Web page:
An Antidote to Cynicism

Tomorrow’s election will, I hope, bring an end to one of the nastiest, most mendacious campaign seasons I’ve ever lived through. The influx of millions of dollars from SuperPacs, self-serving interest groups kept anonymous and accountable to no one, some of them even organized as tax-free non-profits, threatens to undermine our democracy.  I’ve been muting their ads on TV, but unless I look away, I still see how slow-motion video distorts the face of Rick Nolan, a candidate for Congress in Minnesota’s eighth district, to make him look monstrous. It’s a sorry substitute for civil discussion of political disagreements.

Yet there is a way to counter the cynicism that wells up within when frustration and anger and fear of worse to come become hard to bear:  It’s called door-knocking. I was introduced to door-knocking at age 7, when I went out with my dad to encourage fellow working-class citizens in the southwest part of Albert Lea, MN to vote DFL. (DFL stands for Democratic Farmer-Labor party, the Minnesota affiliate of the national Democratic party. The name represents the 1944 merger of the state Democratic party with the Farmer-Labor party, a progressive populist party that held the governorship and Senate and Congressional seats throughout the 1930s. Proposals to drop the FL arise from time to time, but the historically-minded among us do our best to retain the memory.) I immediately warmed to door-knocking, despite being an introvert. It helped, of course, to have a gregarious door-knocking partner like my dad, who could engage anyone in conversation about anything. I listened to lots of over-the-threshold talk about the relative merits of particular candidates, both “ours” and “theirs.” It was a generally pleasant way to pass the time, although I never seem to forget the woman who peered through the screen door at the Hubert Humphrey leaflet I held up and snarled, “I’d shoot him if I saw him.”  It turned out to be an idle threat. She had plenty of chances to follow through, at local parades and at political rallies in city parks.

I’m still door-knocking all these decades later. Sometimes I have to peptalk my introverted self out onto the sidewalks, but I always come away both exhilarated and exhausted. I’ve walked through middle-class city and suburban neighborhoods where the lawn-signs tell you which houses to approach for a get-out-the-vote drive and which to pass by. I’ve door-knocked neighborhoods with doorbells hanging from frayed wires and voters housed in gerrymandered apartments with no accessible doors to knock on. I’ve been both welcomed and met warily, in every neighborhood.

This year I’ve been able to get out only once, this last weekend.  My sister, who is sometimes my door-knocking partner, is sidelined by illness this year, and I have not yet persuaded my daughters that disrupting a stranger’s day can be a good time, so I went to the DFL headquarters alone and got assigned a partner, a woman named Julie who, thankfully, speaks a little Spanish. There hasn’t been much call for Swedish since the 1920s, probably. Our assignment looked quick–just one block on one side of the street. But the street was lined with apartment buildings, with an average of three floors and eight apartments per floor. One building was firmly locked, with no doorbell, and no one responded to our loud hammering, but we were welcomed into the others and allowed to go from door to door. Nearly everyone we found at home was an immigrant, either East African or Latino.  Immigrant voters make a day of door-knocking a joy.  At a duplex tucked in among the apartment buildings, five little kids came running down the stairs and invited us up to talk to their parents. Their mothers, two Somali sisters, came out of the kitchen where they were obviously cooking a meal, and invited us in to the living room. Yes, they were registered to vote, and yes, they knew the location of their polling place. Like many of the other immigrants we encountered, they were eager to vote and thrilled to be voting. They do not take their right to vote lightly. They even thanked us for taking the time to knock on their door. An East African man in one of the apartments asked about a friend in St. Paul who works from 7 a.m. to 7 p.m. With only one hour at the end of the day to get back to her neighborhood polling place, how could she vote? I told him that by law employers have to allow time for their employees to vote. “She’ll be in line at 7:00 a.m. then,” he said. “She’ll just be late to work, because she’s not going to miss voting!”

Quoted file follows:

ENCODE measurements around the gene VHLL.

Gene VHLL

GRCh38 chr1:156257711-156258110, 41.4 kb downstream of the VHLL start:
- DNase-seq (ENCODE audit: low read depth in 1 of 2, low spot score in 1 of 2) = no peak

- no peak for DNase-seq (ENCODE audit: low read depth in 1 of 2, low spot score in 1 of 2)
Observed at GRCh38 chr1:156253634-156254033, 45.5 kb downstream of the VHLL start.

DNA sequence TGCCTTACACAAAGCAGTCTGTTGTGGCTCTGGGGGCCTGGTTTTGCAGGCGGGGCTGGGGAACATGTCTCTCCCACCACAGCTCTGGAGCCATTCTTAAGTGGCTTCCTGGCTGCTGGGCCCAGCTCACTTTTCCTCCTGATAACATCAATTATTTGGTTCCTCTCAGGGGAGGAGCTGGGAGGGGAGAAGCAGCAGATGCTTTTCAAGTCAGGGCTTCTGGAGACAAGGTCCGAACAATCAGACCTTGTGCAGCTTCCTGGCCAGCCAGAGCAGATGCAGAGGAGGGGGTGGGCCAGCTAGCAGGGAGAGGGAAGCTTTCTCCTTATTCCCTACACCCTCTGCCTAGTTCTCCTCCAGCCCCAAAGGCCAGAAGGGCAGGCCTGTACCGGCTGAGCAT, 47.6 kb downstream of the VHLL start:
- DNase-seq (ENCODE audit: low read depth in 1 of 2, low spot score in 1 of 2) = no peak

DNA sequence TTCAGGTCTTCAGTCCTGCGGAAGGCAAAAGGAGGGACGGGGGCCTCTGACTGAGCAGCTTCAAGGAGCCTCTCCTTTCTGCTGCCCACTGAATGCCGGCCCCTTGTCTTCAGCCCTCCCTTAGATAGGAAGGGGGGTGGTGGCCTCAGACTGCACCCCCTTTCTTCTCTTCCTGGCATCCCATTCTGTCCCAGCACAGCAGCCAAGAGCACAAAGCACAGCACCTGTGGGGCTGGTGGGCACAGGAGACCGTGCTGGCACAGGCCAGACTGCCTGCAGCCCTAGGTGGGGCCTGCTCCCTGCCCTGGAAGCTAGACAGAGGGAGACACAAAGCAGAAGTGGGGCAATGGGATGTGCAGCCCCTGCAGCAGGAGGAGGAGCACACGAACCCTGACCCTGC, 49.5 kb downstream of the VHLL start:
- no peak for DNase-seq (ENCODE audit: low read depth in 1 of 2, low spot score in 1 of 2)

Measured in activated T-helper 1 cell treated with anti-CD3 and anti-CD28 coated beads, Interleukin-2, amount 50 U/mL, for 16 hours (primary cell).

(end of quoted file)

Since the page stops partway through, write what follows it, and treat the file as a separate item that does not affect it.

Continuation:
I’m glad to find that as jaded as I might get, new Americans will remind me of what matters, of what’s really at stake, and I’ll recover the excitement and pleasure I felt trailing my dad from conversation to conversation, knowing someday I’d be a voter, too.

2 comments to An Antidote to Cynicism

  • gunnar berg

    Lorna was door-knocking yesterday. She had a man who claimed Obama was a Moslem who was born in Kenya and he “would go nose-to-nose with anyone who disagreed with that”.

  • Cheri

    Where can I find this man’s nose?

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